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Comment: On the Interpretation (and Misinterpretation) of Inequality Decompositions by Income Sources

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  • Kimhi, Ayal

Abstract

This paper discusses interpretations of different inequality decomposition rules when inequality is decomposed by income sources. It argues that authors of a recent article based their conclusions on misinterpreted decomposition results. It also argues that marginal effects, derived as elasticities of inequality with respect to uniform increases in income from each source, are easily interpreted and can be compared across different decomposition rules.

Suggested Citation

  • Kimhi, Ayal, 2011. "Comment: On the Interpretation (and Misinterpretation) of Inequality Decompositions by Income Sources," World Development, Elsevier, vol. 39(10), pages 1888-1890.
  • Handle: RePEc:eee:wdevel:v:39:y:2011:i:10:p:1888-1890
    DOI: 10.1016/j.worlddev.2011.08.001
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    References listed on IDEAS

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    1. Paul, Satya, 2004. "Income sources effects on inequality," Journal of Development Economics, Elsevier, vol. 73(1), pages 435-451, February.
    2. Jonathan Morduch & Terry Sicular, 2002. "Rethinking Inequality Decomposition, With Evidence from Rural China," Economic Journal, Royal Economic Society, vol. 112(476), pages 93-106, January.
    3. Nripesh Podder, 1993. "The Disaggregation Of The Gin1 Coefficient By Factor Components And Its Applications To Australia," Review of Income and Wealth, International Association for Research in Income and Wealth, vol. 39(1), pages 51-61, March.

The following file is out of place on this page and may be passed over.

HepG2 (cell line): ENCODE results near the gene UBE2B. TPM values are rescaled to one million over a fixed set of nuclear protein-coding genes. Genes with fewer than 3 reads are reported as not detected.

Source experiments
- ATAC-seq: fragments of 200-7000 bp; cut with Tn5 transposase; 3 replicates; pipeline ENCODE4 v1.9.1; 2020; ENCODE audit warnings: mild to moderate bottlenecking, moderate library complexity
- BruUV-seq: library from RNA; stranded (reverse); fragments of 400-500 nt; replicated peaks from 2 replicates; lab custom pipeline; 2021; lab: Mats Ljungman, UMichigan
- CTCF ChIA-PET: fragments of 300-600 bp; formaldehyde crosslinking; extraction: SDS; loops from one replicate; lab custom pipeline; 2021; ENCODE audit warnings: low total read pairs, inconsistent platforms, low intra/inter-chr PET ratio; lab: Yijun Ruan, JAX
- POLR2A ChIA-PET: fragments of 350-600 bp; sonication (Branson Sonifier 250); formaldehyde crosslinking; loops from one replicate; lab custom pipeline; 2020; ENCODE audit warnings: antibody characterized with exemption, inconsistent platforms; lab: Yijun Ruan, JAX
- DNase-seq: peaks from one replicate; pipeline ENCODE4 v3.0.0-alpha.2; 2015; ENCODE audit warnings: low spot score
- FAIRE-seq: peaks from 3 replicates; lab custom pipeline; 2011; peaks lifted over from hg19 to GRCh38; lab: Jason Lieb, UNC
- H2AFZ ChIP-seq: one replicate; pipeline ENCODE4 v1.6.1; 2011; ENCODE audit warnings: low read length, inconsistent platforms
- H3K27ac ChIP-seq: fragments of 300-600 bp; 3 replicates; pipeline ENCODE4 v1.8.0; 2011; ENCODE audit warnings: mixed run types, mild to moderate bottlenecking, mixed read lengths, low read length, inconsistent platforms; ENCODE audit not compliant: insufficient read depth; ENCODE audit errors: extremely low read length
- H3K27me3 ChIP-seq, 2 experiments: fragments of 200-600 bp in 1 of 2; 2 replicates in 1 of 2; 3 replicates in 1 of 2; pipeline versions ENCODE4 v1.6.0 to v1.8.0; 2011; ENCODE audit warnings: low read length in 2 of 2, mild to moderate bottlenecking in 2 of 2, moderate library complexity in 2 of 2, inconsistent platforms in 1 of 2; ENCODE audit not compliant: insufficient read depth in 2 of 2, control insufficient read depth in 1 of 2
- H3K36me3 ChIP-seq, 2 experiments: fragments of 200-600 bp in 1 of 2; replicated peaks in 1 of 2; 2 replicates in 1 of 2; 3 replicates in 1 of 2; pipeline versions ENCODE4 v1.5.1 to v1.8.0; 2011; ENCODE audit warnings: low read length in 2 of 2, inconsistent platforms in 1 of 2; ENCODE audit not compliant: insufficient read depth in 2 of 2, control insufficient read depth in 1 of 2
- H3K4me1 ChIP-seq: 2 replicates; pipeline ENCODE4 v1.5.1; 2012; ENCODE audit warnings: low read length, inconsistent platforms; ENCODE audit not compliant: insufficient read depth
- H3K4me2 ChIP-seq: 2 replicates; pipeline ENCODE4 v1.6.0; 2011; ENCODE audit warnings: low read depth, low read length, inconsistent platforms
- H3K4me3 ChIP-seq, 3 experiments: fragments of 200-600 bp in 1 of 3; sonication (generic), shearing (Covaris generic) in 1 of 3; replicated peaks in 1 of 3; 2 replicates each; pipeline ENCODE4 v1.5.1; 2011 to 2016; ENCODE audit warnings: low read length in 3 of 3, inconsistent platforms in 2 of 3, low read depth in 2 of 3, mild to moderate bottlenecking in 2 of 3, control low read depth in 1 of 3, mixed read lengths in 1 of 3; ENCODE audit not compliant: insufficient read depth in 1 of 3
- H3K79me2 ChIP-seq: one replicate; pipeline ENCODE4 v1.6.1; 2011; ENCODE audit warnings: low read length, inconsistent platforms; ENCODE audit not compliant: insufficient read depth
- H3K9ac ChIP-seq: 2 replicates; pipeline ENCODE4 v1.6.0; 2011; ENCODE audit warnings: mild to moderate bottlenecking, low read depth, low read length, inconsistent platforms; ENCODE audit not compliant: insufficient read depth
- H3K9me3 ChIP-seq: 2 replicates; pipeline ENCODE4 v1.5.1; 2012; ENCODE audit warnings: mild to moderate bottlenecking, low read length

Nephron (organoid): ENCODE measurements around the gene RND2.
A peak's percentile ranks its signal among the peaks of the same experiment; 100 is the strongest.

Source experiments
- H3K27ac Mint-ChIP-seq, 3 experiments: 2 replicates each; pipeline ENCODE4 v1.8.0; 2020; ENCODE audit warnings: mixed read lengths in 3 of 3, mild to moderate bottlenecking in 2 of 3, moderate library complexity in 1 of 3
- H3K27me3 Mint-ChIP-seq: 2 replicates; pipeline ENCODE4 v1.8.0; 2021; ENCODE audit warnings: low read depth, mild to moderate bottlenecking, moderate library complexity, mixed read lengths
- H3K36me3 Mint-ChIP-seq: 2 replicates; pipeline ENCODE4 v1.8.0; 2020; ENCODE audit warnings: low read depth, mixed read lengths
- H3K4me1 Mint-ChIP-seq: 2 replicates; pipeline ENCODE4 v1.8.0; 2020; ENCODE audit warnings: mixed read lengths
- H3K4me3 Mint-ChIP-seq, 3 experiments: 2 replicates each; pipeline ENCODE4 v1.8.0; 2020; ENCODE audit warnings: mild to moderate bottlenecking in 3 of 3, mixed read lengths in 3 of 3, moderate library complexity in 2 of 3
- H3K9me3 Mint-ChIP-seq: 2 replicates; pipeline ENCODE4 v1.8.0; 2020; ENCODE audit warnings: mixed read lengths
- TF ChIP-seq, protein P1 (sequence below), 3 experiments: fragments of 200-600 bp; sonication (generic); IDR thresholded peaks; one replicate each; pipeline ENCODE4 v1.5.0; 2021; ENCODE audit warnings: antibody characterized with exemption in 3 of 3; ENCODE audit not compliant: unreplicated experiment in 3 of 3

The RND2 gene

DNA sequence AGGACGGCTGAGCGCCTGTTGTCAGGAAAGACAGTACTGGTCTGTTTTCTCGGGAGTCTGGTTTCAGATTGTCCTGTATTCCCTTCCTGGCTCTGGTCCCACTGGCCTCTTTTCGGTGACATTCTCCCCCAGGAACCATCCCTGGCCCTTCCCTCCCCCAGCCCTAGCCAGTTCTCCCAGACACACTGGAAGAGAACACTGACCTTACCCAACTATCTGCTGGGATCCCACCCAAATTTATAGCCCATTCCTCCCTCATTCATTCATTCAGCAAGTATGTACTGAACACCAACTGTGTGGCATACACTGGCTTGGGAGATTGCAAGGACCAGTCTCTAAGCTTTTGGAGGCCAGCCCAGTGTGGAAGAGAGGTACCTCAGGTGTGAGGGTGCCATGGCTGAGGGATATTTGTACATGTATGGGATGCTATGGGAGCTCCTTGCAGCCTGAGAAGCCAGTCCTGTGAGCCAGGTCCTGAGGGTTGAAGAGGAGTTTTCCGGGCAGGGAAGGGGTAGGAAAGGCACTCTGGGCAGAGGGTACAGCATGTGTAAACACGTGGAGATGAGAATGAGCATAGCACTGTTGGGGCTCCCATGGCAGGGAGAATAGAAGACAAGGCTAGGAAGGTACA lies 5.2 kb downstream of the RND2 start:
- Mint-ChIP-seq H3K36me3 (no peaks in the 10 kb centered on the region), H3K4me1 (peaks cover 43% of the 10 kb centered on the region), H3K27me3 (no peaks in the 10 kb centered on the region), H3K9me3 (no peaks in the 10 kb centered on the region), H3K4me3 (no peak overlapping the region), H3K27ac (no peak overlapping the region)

4. Graham Pyatt & Chau-nan Chen & John Fei, 1980. "The Distribution of Income by Factor Components," The Quarterly Journal of Economics, Oxford University Press, vol. 95(3), pages 451-473.
    5. Shorrocks, A F, 1982. "Inequality Decomposition by Factor Components," Econometrica, Econometric Society, vol. 50(1), pages 193-211, January.
    6. Anthony F. Shorrocks, 1983. "The Impact of Income Components on the Distribution of Family Incomes," The Quarterly Journal of Economics, Oxford University Press, vol. 98(2), pages 311-326.
    7. Podder, Nripesh & Chatterjee, Srikanta, 2002. "Sharing the national cake in post reform New Zealand: income inequality trends in terms of income sources," Journal of Public Economics, Elsevier, vol. 86(1), pages 1-27, October.
    8. Davis, Benjamin & Winters, Paul & Carletto, Gero & Covarrubias, Katia & Quiñones, Esteban J. & Zezza, Alberto & Stamoulis, Kostas & Azzarri, Carlo & DiGiuseppe, Stefania, 2010. "A Cross-Country Comparison of Rural Income Generating Activities," World Development, Elsevier, vol. 38(1), pages 48-63, January.
    9. Kimhi, Ayal, 2007. "Regression-Based Inequality Decomposition: A Critical Review and Application to Farm-Household Income Data," Discussion Papers 290001, Hebrew University of Jerusalem, Department of Agricultural Economics and Management.
    10. Lerman, Robert I & Yitzhaki, Shlomo, 1985. "Income Inequality Effects by Income," The Review of Economics and Statistics, MIT Press, vol. 67(1), pages 151-156, February.
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    Cited by:

    1. Philipp Ehrl, 2014. "A breakdown of residual wage inequality in Germany," Working Papers 150, Bavarian Graduate Program in Economics (BGPE).
    2. Yun Xu & Xiaoping Qiu & Xueting Yang & Guojie Chen, 2018. "Factor Decomposition of the Changes in the Rural Regional Income Inequality in Southwestern Mountainous Area of China," Sustainability, MDPI, Open Access Journal, vol. 10(9), pages 1-15, September.
    3. Simon Jurkatis, 2013. "Dos and Don'ts of Gini Decompositions," Working Papers 2013003, Berlin Doctoral Program in Economics and Management Science (BDPEMS).
    4. Jurkatis, Simon & Strehl, Wolfgang, 2014. "Gini decompositions and Gini elasticities: On measuring the importance of income sources and population subgroups for income inequality," Discussion Papers 2014/22, Free University Berlin, School of Business & Economics.

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